(May 17, 2012) – After eight years of forced subsidized property taxes for the Imperial Oil refinery in Dartmouth, HRM’s efforts have not helped prevent the company from deciding to sell the facility Mayor Peter Kelly said today.
“We weren’t happy with the changes to provincial legislation in 2004 and we certainly haven’t enjoyed the $29 million in lost tax revenue since,” said Mayor Kelly. “From the outset, we believed that making a deal with one taxpayer at the expense of other taxpayers was sending the wrong message to our Council and the people of HRM—that we can’t determine our own tax regime.”
Mayor Kelly said that while the annual amount of the subsidy has been declining from $4 million in 2004 to $2 million in 2012, HRM still stands to lose some $17.5 million should the current agreement continue through the five-year term to 2017.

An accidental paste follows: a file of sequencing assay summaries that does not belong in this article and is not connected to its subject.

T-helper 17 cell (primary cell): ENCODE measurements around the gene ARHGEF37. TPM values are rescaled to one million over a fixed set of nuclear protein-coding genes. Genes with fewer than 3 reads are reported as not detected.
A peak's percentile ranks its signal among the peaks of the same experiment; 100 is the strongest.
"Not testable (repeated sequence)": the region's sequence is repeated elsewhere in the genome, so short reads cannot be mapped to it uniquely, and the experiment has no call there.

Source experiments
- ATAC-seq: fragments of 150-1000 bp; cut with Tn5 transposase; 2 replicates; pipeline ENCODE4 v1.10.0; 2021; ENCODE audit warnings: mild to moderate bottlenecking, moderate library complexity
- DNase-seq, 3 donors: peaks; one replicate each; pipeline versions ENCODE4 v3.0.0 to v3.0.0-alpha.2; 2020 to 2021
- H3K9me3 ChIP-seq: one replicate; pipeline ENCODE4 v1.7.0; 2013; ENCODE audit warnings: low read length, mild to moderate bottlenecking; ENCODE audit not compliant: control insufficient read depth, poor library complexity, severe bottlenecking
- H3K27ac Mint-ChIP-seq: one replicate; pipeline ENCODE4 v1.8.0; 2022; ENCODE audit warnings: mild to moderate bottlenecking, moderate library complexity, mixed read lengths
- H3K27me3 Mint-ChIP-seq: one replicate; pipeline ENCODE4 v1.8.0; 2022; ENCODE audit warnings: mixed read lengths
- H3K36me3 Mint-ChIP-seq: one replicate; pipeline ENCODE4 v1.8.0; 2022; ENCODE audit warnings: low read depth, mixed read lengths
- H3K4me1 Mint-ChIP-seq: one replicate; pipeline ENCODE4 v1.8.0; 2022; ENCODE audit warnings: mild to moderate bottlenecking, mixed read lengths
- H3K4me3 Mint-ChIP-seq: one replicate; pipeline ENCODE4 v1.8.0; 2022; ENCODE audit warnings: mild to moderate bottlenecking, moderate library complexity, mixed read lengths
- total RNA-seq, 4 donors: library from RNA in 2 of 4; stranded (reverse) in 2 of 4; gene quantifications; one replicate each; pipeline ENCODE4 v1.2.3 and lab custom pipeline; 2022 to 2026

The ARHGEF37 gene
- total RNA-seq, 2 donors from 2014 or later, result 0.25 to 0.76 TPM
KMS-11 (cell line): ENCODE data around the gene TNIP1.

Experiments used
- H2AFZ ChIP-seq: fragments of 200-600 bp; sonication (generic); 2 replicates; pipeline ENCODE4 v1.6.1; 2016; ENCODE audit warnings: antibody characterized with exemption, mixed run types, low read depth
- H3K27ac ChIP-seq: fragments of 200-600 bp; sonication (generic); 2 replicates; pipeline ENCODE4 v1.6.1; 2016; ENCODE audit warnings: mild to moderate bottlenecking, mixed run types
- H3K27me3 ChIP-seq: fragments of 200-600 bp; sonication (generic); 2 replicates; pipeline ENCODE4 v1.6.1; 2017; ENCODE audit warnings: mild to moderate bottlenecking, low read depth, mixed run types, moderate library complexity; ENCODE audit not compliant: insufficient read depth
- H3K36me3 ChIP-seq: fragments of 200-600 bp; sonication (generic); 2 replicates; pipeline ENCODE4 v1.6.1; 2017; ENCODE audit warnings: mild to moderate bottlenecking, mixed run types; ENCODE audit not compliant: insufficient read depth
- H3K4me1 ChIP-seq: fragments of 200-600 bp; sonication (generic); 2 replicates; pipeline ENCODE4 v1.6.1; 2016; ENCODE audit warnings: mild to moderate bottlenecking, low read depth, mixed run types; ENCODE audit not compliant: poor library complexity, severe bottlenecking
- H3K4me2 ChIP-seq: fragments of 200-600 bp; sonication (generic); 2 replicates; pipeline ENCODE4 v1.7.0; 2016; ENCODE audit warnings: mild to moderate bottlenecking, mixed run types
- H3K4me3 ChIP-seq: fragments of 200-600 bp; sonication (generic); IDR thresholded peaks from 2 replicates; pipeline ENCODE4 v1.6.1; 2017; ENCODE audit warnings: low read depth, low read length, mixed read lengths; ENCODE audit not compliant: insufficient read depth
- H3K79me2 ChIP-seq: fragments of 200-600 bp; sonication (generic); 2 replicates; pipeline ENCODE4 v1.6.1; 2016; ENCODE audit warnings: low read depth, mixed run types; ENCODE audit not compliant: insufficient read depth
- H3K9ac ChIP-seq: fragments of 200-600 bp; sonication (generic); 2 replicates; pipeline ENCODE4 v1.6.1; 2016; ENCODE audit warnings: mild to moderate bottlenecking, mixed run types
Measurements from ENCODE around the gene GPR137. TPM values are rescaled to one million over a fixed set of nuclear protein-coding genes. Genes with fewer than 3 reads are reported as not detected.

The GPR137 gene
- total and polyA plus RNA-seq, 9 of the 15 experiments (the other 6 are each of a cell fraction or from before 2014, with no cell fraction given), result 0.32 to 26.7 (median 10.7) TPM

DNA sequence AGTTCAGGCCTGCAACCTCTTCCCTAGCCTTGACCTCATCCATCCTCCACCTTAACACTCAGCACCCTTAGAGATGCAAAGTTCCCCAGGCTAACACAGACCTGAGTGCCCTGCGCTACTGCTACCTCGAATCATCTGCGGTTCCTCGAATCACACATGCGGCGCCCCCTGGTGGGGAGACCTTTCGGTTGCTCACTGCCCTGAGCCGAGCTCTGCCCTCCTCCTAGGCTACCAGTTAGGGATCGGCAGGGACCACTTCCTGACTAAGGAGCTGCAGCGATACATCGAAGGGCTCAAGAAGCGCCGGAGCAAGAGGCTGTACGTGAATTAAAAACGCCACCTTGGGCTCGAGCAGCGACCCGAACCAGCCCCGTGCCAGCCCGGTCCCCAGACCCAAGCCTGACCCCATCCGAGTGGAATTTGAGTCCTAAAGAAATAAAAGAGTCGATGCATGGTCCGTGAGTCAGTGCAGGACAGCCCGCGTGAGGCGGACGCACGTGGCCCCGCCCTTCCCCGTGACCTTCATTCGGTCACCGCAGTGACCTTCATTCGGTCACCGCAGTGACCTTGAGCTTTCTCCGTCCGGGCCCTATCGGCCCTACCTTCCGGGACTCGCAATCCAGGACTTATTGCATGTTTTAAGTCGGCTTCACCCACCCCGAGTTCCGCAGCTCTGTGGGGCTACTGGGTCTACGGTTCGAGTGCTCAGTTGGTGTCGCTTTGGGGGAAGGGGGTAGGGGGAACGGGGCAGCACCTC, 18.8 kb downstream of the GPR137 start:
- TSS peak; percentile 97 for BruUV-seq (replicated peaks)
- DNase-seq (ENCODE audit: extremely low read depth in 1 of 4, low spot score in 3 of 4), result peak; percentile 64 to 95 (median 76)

“The province’s approach in 2004 showed a lack of understanding of the need to work with HRM to ensure such decisions truly have a long-term benefit and are not simply to provide incentives the province’s own revenue can’t support,” said Mayor Kelly. “HRM residents and businesses have the single largest impact on the provincial economy, and we should not have been expected to carry a financial burden for a multi-billion dollar company.”
Other considerations for the future state of the refinery will be potential environmental remediation, the risk of increased heating and transportation fuel costs for HRM buildings and vehicles, and, of course, the impact to the refinery’s employees, said Mayor Kelly.
“While we understand that the petroleum industry competes in a global economy, local concessions can’t really tilt the economic balance for a company that deals with billions of dollars in capital, operating expenditures and that creates billions of dollars in profits.”